The Robert Wood Johnson Foundation released its annual assessment of health security and preparedness on Monday, which showed improvement for the United States.
The report, entitled the “2016 National Health Security Preparedness Index,” showed that the United States scored a 6.7 on a 10-point scale for preparedness. The score represents a 3.6 percent increase since the index began scoring nations three years ago.
While the U.S. improved its overall score, the report said that there was a 36-point percentage gap between the highest and lowest-scoring states. Eighteen states achieved scores far above the national average. Conversely, the report found that 16 states score far below the national average, including many states in the Deep South and Mountain West regions.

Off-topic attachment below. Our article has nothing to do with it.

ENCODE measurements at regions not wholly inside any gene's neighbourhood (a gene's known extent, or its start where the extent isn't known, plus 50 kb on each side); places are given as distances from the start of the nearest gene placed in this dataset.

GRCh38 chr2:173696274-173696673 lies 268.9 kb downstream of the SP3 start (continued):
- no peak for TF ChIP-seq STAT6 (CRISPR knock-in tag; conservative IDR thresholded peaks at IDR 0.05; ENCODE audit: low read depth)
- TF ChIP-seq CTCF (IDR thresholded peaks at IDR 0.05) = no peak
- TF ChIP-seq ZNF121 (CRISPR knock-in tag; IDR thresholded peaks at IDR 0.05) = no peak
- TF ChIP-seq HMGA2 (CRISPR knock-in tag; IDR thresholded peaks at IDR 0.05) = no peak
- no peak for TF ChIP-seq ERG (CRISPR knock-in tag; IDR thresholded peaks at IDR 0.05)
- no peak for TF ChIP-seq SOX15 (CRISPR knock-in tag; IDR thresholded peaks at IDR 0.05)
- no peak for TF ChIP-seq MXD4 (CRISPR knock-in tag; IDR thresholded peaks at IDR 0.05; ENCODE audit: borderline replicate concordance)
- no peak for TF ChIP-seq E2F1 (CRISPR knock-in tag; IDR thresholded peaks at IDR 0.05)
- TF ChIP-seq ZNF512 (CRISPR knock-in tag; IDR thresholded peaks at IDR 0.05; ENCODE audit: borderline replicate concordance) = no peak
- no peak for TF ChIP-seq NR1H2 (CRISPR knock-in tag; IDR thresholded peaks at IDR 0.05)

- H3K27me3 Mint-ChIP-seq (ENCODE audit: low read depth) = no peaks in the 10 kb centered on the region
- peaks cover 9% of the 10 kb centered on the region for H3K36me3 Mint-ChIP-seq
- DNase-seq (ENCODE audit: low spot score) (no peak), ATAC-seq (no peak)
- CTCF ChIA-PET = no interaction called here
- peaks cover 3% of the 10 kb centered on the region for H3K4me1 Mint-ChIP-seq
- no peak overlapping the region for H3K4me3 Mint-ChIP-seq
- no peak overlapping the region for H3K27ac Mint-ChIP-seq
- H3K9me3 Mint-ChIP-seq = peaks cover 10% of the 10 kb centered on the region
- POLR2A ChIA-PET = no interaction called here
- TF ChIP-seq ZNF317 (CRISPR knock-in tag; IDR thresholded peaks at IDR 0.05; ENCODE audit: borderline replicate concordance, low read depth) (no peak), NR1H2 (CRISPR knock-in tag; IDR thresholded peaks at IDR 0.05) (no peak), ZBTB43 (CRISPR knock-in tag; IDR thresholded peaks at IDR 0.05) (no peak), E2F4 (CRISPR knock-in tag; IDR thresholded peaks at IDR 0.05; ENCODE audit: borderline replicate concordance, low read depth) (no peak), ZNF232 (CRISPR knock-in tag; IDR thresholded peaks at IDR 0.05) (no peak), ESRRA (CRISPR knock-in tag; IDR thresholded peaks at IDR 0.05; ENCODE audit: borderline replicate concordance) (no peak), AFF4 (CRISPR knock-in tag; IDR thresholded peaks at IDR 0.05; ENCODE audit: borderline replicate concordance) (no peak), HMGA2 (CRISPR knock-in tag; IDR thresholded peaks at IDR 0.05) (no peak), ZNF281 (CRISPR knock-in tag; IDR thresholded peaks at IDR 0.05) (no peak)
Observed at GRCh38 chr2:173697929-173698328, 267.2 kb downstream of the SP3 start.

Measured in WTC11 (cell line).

“In order to keep Americans safe, we need to know how well equipped every state in the nation is to prevent and manage widespread health emergencies,” Risa Lavizzo-Mourey, president and chief executive officer of the Robert Wood Johnson Foundation, said. “Every sector needs a yardstick to clearly show where progress is being made and where improvement can occur. America’s health security is no exception.”
The report gathered information from more than 100 different measures, ranging from flu vaccination rates, availability of hospitals, food inspection programs, infrastructure, percentage of citizens covered by wireless 911 and hazard planning for public schools.